Kim DC, Hsu FI, Barrett NA, et al. J Immunol. 2006;176:4440–4448
PURPOSE OF THE STUDY. The cysteinyl leukotrienes (cysLTs), derived from the 5-lipoxygenase pathway, play an important role in asthma as smooth muscle constrictors of airways and microvasculature. This study investigated a potential additional role of cysLTs in T-helper 2 (Th2) cell-dependent pulmonary inflammation using an ovalbumin-sensitization and -challenge protocol with mice that lacked LTC4 synthase (LTC4S), the terminal pathway enzyme for cysLT biosynthesis.
METHODS. LTC4S-null mice and wild-type mice underwent intraperitoneal ovalbumin sensitization, followed on days 40, 43, and 46 by intranasal ovalbumin or saline challenge. Pulmonary histology was examined 48 hours after the last challenge. Total and ovalbumin-specific serum immunoglobulin (Ig) levels, cytokine mRNA expression in the lung, cytokine production by parabronchial lymph node cells after in vitro ovalbumin restimulation, delayed-type hypersensitivity, and airway hyperresponsiveness to methacholine 24 hours after the last challenge were measured also.
RESULTS. In the LTC4S-null mice, antigen-induced pulmonary inflammation (eosinophil infiltration and goblet and mast cell hyperplasia) and airway hyperresponsiveness to methacholine were significantly reduced. In addition, antigen-specific serum immunoglobulin E and G1 and Th2 cell cytokine messenger RNA expression in the lung were reduced in LTC4S-null mice compared with wild-type controls. The production of Th2 cytokines by antigen-restimulated parabronchial lymph node cells from LTC4S-null mice was also significantly reduced compared with those from wild-type controls; however, there was no suppression of cutaneous delayed-type hypersensitivity in LTC4S-null mice.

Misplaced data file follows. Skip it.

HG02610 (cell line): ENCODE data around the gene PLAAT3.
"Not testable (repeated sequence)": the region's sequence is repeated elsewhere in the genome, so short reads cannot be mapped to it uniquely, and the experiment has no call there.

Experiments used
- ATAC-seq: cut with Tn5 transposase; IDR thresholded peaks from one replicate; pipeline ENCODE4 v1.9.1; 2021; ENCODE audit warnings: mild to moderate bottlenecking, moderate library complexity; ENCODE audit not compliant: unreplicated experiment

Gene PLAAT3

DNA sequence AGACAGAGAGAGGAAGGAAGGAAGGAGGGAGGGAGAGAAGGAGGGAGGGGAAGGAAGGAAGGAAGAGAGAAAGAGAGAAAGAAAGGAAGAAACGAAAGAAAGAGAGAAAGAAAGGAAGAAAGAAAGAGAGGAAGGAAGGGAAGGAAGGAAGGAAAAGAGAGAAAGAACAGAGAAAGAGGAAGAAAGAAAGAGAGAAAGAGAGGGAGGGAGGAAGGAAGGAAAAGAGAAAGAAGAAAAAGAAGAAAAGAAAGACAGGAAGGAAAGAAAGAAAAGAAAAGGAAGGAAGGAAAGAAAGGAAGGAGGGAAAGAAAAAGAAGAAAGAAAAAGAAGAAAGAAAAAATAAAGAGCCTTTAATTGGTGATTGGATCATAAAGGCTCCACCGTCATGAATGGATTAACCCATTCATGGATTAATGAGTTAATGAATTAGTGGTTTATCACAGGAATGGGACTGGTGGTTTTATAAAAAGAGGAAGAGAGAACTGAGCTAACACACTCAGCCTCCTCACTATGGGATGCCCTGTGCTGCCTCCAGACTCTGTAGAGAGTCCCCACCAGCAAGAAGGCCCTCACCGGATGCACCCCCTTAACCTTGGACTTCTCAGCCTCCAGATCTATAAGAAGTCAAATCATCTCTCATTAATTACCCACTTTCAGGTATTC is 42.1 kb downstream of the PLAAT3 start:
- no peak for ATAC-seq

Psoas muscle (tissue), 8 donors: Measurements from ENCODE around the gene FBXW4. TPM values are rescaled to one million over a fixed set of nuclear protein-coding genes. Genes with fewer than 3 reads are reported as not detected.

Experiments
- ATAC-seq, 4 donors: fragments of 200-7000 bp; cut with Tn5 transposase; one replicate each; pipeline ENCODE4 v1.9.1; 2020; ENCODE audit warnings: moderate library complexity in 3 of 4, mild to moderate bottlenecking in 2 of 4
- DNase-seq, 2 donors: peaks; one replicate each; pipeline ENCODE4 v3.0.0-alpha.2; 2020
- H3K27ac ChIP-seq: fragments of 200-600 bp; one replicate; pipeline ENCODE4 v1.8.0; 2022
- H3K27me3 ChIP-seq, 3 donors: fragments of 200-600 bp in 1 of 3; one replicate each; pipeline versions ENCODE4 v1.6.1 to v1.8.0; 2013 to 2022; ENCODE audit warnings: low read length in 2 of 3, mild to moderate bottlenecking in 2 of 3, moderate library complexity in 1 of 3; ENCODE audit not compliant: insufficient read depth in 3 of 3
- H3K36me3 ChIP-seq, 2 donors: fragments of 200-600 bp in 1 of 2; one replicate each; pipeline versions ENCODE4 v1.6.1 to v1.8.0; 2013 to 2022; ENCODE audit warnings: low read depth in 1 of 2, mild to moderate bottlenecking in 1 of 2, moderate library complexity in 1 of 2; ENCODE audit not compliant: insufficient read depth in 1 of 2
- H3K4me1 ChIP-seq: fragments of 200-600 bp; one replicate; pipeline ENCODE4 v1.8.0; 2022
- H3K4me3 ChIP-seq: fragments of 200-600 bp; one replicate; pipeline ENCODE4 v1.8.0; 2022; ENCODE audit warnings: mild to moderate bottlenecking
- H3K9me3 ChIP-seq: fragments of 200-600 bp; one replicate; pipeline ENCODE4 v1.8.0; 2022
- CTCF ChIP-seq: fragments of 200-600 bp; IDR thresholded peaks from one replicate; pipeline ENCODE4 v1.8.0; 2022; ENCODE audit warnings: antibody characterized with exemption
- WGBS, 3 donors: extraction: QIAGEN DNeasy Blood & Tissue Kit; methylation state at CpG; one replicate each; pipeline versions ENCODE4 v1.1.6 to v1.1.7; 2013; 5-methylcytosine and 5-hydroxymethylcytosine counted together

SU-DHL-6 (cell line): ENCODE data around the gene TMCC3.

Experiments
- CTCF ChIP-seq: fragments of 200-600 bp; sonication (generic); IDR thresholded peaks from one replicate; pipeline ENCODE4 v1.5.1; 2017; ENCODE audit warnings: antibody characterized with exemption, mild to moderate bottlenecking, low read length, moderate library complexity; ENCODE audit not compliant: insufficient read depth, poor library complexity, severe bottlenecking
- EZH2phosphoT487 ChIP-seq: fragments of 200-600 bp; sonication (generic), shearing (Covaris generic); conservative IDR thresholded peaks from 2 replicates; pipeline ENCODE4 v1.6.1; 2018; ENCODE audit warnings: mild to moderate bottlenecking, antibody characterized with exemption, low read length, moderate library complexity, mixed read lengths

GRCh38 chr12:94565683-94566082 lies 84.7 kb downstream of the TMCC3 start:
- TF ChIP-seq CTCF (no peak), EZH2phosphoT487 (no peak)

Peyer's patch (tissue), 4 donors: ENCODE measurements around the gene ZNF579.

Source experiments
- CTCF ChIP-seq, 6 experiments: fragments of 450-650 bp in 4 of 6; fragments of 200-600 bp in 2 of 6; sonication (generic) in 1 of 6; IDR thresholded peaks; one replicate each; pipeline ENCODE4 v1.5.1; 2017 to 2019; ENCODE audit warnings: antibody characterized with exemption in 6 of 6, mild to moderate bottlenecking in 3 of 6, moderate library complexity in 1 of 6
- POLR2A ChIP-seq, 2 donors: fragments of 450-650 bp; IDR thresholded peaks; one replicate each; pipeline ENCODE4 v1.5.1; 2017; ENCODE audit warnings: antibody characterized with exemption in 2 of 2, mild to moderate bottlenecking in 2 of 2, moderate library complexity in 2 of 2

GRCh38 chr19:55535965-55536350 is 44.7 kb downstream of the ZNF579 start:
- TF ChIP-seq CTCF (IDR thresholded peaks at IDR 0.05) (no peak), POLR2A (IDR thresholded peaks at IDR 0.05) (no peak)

CONCLUSIONS. These findings support a role for cysLTs in the development and/or amplification of a pulmonary Th2 response.
REVIEWER COMMENTS. Two types of leukotriene-based medications have been used to treat patients with bronchial asthma: (1) leukotriene inhibitors that block the actual synthesis of leukotrienes and (2) leukotriene antagonists that inhibit leukotriene function by blocking leukotriene-receptor sites. Previous studies suggested that the main role of cysLTs was smooth muscle constriction of airways and microvasculature. This study, as well as other growing evidence, points to a unique and broader role for cysLTs in the initiation and amplification of the Th2 response in the lung. Future studies should assess the mechanism of this role, specifically the impact of cysLTs on dendritic-cell and T-cell function. Therefore, the therapeutic benefit of leukotriene antagonists may be additionally derived from this broader physiologic role of cysLTs in pulmonary Th2 responses.
- Copyright © 2007 by the American Academy of Pediatrics